Friday, February 21, 2014

“Spirit Animals”: A Lesson in Aboriginal Pointillism and Color Theory

Last week, 3rd graders at JFK Elementary School in Jamaica Plain, MA got messy with paint creating spirit animals!  Since students have been studying ancient cultures and religions, teaching artist Iemanja Wells-Wingfield connected the art movement of Pointillism with Aborigine culture. To engage the students, she designed a project where students would get to experience this for themselves and create their own spirit animals using Aboriginal and pointillist elements.  

The class began by learning about color theory, first discussing primary vs. secondary colors, then learning about different color tones, warm vs. cool tones.  Do you know what optical mixing is? Well, the students at JFK Elementary learned that optical mixing is a technique that overlays colors on top of one another without mixing them.  They then discussed Aboriginal cultures and the painting technique of Pointillism, a style of painting using small dots of color to create a larger image.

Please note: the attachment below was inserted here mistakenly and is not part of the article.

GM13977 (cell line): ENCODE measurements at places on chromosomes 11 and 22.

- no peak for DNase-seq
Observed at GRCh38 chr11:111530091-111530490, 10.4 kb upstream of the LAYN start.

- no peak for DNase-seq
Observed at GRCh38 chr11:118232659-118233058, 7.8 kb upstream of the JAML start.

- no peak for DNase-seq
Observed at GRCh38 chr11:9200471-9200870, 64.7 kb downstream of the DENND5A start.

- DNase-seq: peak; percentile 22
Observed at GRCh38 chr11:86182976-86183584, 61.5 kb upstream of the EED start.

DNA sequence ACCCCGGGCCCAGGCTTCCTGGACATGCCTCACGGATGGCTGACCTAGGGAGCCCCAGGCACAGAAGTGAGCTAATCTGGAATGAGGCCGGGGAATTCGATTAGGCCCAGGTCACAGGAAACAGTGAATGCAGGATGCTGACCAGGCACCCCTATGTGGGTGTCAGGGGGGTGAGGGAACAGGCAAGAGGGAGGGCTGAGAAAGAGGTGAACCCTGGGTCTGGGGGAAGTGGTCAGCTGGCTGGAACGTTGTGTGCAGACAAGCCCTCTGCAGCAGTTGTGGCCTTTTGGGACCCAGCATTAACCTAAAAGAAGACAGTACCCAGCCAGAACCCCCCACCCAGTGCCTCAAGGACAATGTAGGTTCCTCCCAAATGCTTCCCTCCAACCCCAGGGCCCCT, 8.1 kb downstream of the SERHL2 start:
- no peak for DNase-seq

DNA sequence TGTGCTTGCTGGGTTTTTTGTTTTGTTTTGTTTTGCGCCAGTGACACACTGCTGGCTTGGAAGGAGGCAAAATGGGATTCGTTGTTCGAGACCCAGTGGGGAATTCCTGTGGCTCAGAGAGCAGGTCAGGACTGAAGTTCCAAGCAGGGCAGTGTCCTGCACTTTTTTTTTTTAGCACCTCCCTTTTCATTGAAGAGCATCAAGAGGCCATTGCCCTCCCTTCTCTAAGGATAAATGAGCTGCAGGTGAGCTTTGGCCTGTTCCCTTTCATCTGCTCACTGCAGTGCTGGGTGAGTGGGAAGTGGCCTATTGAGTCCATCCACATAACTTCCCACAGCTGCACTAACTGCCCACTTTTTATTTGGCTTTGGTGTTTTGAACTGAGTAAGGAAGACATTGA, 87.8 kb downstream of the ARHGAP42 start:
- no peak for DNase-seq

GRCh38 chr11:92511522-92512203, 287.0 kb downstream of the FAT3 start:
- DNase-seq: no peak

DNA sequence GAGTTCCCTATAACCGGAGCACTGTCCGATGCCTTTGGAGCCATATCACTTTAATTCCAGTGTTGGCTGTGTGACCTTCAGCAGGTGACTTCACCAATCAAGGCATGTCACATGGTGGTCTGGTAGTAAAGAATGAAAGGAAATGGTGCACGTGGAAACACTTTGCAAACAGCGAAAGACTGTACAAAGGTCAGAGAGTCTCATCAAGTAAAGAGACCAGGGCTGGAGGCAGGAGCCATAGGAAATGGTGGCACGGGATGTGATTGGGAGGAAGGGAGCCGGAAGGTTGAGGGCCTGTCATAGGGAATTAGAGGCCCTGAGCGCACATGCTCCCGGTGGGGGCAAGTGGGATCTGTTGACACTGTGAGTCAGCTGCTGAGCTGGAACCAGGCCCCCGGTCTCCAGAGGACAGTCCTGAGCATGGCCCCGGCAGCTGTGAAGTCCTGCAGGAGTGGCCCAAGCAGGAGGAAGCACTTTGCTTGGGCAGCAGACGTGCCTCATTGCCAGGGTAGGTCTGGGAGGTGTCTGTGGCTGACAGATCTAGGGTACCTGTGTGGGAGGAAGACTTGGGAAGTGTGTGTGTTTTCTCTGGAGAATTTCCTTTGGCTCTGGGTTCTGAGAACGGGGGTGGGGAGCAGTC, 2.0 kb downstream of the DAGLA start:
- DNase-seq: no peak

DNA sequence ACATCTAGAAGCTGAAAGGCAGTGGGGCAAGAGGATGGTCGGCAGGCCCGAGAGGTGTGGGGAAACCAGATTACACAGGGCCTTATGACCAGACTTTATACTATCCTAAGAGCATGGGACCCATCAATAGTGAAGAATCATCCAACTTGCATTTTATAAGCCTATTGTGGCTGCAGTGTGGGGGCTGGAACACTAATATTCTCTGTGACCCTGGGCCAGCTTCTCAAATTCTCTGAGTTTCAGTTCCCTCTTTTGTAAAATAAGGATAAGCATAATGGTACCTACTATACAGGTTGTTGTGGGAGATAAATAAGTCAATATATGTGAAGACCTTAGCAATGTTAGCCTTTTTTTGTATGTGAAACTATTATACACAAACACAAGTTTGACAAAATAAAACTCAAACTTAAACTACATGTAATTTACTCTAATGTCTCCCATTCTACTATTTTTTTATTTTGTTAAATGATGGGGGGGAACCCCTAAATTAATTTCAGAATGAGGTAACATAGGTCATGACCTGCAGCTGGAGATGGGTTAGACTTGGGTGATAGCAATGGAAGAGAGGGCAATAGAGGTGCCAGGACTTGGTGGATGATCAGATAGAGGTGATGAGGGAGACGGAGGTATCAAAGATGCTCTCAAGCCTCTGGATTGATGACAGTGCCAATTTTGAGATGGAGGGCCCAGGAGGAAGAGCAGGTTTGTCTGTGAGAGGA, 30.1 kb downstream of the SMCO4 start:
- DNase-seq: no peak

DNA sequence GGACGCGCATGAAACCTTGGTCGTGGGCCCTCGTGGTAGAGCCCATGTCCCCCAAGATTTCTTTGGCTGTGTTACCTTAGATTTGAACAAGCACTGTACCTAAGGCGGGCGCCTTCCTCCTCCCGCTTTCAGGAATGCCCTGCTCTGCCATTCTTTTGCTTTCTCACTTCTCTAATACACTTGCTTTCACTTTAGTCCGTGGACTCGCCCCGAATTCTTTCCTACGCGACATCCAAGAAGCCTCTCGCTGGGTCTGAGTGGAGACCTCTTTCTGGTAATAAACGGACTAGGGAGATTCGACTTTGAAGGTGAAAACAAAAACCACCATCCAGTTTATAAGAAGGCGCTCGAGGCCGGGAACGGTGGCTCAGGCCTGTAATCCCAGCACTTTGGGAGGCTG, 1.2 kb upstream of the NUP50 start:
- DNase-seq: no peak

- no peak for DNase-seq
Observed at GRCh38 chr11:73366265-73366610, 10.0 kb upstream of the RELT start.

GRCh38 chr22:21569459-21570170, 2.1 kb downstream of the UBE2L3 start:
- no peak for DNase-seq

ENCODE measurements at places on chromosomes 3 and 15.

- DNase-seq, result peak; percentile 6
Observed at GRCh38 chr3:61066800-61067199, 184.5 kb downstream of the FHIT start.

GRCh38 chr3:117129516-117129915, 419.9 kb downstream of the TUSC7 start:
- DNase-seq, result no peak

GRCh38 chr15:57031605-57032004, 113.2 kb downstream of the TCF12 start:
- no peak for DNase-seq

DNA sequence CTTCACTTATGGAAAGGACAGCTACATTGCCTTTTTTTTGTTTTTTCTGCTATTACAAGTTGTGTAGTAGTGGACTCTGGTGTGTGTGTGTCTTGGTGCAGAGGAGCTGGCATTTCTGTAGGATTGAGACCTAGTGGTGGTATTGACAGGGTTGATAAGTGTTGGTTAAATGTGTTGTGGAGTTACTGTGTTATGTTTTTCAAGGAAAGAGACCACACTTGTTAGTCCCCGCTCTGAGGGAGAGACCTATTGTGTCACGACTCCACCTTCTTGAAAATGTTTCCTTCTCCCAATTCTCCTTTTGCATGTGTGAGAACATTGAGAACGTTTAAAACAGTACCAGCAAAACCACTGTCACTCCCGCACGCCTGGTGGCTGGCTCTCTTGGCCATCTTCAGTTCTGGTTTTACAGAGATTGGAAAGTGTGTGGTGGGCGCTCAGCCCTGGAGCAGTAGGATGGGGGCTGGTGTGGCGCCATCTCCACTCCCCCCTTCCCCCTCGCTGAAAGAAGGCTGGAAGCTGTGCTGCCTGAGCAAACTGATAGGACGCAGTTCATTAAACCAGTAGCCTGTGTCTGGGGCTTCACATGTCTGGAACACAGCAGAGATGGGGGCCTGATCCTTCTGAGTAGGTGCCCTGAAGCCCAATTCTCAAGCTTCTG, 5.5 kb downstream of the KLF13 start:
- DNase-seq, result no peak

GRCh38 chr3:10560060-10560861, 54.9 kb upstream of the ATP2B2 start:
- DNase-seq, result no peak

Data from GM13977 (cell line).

Combining what they had learned, each student chose a spirit animal ranging from snakes to birds to dogs, bears, and even a lion.  One student wrote “My spirit animal is a swan because I am pretty and elegant.”  Another student wrote, “My spirit animal is a viper because I am fast and furious.”  Using black construction paper, the students created an outline of their animals. Students then chose a color scheme and, using cotton swabs, dabbed paint around the outline of their animal and filled in their animals with acrylic dots of paint using the pointillism technique.  Check out some of their work below!